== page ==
Now I want to find whether there are lines containing '\' character. I tried grep "\\" XXFile but it hints "Trailing Backslash". But when I tried grep '\\' XXFile it is OK. Could anyone explain why the first case cannot run? Thanks.

  • 4
    Can you maybe accept the answer to mark the question as resolved? – MERose Nov 5 '15 at 14:32

The difference is in how the shell treats the backslashes:

  • When you write "\\" in double quotes, the shell interprets the backslash escape and ends up passing the string \ to grep. Grep then sees a backslash with no following character, so it emits a "trailing backslash" warning. If you want to use double quotes you need to apply two levels of escaping, one for the shell and one for grep. The result: "\\\\".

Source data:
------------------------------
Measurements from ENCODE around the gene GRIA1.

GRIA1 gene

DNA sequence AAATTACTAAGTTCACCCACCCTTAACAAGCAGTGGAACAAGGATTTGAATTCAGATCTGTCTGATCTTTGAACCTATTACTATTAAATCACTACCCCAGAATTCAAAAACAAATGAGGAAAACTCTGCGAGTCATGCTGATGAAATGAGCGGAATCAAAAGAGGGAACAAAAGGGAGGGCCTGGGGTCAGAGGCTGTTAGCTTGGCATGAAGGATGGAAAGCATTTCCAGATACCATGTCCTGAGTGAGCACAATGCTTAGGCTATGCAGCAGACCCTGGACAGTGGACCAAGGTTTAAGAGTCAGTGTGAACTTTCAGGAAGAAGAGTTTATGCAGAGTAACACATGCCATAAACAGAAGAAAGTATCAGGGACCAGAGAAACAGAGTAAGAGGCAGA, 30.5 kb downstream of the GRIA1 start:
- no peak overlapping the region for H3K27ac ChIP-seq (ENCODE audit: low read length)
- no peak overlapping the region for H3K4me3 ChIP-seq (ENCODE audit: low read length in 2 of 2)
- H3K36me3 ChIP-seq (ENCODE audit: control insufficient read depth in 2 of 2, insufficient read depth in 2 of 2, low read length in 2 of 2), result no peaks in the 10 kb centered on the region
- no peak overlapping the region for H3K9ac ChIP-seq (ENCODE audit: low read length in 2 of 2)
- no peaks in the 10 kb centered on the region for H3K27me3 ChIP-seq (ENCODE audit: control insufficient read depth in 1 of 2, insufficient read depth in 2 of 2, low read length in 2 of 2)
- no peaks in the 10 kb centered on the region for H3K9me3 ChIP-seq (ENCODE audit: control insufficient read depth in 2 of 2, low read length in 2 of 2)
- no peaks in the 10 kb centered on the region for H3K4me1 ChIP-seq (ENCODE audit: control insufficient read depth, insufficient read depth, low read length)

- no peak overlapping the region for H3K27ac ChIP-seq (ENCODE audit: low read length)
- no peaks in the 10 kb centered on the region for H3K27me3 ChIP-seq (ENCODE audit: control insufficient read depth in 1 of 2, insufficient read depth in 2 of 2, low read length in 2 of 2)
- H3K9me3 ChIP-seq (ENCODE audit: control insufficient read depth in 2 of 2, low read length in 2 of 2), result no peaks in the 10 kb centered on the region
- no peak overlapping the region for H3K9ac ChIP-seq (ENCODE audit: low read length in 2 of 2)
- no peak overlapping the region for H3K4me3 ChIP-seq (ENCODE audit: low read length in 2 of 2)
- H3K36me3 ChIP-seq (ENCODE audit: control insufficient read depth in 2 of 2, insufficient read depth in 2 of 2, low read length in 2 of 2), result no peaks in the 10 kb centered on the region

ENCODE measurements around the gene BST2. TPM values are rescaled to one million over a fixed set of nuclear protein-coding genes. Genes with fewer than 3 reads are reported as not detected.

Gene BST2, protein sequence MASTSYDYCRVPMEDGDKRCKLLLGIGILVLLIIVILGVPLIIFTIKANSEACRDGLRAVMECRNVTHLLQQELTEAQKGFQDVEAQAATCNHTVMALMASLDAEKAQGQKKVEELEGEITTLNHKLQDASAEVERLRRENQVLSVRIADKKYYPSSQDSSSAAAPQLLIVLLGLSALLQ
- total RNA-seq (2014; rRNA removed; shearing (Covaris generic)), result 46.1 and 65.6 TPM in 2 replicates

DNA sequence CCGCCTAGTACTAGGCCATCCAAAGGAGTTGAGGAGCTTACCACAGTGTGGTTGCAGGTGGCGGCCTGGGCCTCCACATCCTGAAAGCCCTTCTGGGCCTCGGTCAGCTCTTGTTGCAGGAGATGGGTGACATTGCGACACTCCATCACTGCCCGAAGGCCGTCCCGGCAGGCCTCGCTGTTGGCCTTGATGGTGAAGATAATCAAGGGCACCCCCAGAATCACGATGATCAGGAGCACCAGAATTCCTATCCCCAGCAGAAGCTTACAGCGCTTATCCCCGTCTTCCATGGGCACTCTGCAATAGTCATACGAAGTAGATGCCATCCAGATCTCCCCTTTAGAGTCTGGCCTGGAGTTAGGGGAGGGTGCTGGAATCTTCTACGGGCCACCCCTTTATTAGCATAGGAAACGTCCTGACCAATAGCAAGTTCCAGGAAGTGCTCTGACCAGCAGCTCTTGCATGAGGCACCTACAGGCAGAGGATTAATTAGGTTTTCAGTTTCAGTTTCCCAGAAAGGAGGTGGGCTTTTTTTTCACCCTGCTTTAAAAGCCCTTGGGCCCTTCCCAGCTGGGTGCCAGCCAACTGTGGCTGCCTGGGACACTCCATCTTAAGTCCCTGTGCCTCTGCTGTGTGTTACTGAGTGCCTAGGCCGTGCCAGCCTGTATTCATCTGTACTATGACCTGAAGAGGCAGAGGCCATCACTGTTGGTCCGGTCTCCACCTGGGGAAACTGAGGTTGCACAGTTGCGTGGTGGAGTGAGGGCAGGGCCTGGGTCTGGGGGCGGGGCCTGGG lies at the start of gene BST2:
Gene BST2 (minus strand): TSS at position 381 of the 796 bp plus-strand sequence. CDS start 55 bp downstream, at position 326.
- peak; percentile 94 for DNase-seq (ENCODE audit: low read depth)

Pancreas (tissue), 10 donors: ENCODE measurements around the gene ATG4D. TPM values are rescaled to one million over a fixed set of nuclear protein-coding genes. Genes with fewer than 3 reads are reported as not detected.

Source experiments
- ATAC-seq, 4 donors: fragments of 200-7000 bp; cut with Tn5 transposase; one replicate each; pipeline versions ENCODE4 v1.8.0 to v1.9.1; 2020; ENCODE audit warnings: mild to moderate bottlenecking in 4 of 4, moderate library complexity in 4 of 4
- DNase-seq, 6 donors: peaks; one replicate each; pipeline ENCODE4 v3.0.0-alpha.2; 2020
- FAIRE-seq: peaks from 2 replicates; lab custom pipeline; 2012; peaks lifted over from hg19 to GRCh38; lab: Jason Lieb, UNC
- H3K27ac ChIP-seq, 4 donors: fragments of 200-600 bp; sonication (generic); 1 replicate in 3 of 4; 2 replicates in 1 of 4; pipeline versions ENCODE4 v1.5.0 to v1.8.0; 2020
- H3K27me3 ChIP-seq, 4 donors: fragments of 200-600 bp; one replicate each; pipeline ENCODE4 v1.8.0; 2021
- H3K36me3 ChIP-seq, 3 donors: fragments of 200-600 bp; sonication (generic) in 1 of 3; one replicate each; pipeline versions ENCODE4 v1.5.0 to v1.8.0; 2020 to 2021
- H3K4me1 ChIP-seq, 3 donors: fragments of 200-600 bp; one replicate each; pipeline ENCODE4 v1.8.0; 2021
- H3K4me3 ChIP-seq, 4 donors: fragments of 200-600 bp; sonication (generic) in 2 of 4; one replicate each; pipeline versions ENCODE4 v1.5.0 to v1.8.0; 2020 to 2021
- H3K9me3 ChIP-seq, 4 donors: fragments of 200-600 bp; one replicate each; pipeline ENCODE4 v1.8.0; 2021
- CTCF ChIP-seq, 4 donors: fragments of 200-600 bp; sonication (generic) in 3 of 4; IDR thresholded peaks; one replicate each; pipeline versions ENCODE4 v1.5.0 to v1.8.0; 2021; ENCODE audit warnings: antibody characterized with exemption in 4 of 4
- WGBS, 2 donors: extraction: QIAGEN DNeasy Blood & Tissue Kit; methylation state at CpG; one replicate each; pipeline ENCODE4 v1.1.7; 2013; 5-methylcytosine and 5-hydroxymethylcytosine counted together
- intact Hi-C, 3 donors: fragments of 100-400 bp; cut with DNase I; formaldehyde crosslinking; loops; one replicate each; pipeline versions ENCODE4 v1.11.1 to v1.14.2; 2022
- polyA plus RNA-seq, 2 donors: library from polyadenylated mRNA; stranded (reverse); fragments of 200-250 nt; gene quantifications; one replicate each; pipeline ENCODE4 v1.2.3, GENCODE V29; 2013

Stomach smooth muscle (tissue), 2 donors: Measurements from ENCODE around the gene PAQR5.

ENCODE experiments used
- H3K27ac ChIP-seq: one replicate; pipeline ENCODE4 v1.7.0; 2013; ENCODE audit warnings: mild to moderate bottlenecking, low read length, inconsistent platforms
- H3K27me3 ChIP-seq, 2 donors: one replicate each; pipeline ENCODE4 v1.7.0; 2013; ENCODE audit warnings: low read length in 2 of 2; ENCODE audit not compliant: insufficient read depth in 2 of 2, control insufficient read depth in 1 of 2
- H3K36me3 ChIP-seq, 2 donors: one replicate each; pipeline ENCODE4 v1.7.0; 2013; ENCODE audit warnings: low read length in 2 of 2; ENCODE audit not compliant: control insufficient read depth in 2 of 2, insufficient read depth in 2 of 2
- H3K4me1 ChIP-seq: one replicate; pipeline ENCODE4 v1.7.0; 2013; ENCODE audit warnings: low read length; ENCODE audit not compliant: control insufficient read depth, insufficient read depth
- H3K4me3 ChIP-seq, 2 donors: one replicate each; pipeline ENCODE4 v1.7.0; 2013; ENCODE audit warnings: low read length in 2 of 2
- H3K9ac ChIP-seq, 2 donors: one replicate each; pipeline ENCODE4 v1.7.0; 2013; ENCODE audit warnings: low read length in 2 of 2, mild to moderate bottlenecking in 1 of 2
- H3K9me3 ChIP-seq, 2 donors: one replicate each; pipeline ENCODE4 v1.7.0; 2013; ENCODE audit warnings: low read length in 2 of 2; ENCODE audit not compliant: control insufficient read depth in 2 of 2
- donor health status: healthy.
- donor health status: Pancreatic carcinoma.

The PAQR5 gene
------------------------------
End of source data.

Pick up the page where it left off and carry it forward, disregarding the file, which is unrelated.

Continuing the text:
• When you write '\\' in single quotes, the shell does not do any interpretation, which means grep receives the string \\ with both backslashes intact. Grep interprets this as an escaped backslash, so it searches the file for a literal backslash character.

If that's not clear, we can use echo to see exactly what the shell is doing. echo doesn't do any backslash interpretation itself, so what it prints is what the shell passed to it.

$ echo "\\"
$ echo '\\'

You could have written the command as

grep "\\\\" ...

This has two pairs of backslashes which bash will convert to two single backslashes. This new pair will then be passed to grep as an escaped backslash getting you what you want.

  • 2
    I'd call grep '\\' far easier to understand. – Charles Duffy Sep 1 '18 at 22:49

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